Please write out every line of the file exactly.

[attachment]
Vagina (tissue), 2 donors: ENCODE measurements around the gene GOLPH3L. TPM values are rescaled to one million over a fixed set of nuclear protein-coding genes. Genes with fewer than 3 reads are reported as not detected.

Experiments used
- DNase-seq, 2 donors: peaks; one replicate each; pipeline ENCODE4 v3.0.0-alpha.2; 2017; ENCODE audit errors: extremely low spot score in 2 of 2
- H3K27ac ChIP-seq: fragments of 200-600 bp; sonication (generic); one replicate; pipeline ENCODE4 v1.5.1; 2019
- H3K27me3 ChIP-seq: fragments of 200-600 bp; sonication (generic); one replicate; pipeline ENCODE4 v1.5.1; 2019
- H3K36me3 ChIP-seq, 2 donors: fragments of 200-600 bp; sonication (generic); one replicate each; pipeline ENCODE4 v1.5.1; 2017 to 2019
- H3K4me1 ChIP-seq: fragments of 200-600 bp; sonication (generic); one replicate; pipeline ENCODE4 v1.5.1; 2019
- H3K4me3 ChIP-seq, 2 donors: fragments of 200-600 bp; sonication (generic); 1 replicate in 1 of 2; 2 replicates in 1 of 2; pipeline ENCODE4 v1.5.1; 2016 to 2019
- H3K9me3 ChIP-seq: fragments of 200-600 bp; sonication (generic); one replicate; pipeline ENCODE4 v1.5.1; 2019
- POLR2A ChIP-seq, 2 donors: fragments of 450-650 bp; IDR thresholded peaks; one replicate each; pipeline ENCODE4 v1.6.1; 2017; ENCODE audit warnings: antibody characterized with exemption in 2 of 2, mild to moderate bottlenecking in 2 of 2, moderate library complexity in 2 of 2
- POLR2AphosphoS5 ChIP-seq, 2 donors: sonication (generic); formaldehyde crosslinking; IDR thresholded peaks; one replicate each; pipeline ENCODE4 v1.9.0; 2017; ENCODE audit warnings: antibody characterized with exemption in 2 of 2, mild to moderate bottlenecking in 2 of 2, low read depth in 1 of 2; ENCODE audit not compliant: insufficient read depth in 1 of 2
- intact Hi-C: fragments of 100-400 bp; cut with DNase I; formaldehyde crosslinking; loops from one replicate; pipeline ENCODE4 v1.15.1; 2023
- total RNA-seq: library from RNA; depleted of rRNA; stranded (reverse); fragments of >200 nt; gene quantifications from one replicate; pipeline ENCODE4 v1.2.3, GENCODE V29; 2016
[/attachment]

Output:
Vagina (tissue), 2 donors: ENCODE measurements around the gene GOLPH3L. TPM values are rescaled to one million over a fixed set of nuclear protein-coding genes. Genes with fewer than 3 reads are reported as not detected.

Experiments used
- DNase-seq, 2 donors: peaks; one replicate each; pipeline ENCODE4 v3.0.0-alpha.2; 2017; ENCODE audit errors: extremely low spot score in 2 of 2
- H3K27ac ChIP-seq: fragments of 200-600 bp; sonication (generic); one replicate; pipeline ENCODE4 v1.5.1; 2019
- H3K27me3 ChIP-seq: fragments of 200-600 bp; sonication (generic); one replicate; pipeline ENCODE4 v1.5.1; 2019
- H3K36me3 ChIP-seq, 2 donors: fragments of 200-600 bp; sonication (generic); one replicate each; pipeline ENCODE4 v1.5.1; 2017 to 2019
- H3K4me1 ChIP-seq: fragments of 200-600 bp; sonication (generic); one replicate; pipeline ENCODE4 v1.5.1; 2019
- H3K4me3 ChIP-seq, 2 donors: fragments of 200-600 bp; sonication (generic); 1 replicate in 1 of 2; 2 replicates in 1 of 2; pipeline ENCODE4 v1.5.1; 2016 to 2019
- H3K9me3 ChIP-seq: fragments of 200-600 bp; sonication (generic); one replicate; pipeline ENCODE4 v1.5.1; 2019
- POLR2A ChIP-seq, 2 donors: fragments of 450-650 bp; IDR thresholded peaks; one replicate each; pipeline ENCODE4 v1.6.1; 2017; ENCODE audit warnings: antibody characterized with exemption in 2 of 2, mild to moderate bottlenecking in 2 of 2, moderate library complexity in 2 of 2
- POLR2AphosphoS5 ChIP-seq, 2 donors: sonication (generic); formaldehyde crosslinking; IDR thresholded peaks; one replicate each; pipeline ENCODE4 v1.9.0; 2017; ENCODE audit warnings: antibody characterized with exemption in 2 of 2, mild to moderate bottlenecking in 2 of 2, low read depth in 1 of 2; ENCODE audit not compliant: insufficient read depth in 1 of 2
- intact Hi-C: fragments of 100-400 bp; cut with DNase I; formaldehyde crosslinking; loops from one replicate; pipeline ENCODE4 v1.15.1; 2023
- total RNA-seq: library from RNA; depleted of rRNA; stranded (reverse); fragments of >200 nt; gene quantifications from one replicate; pipeline ENCODE4 v1.2.3, GENCODE V29; 2016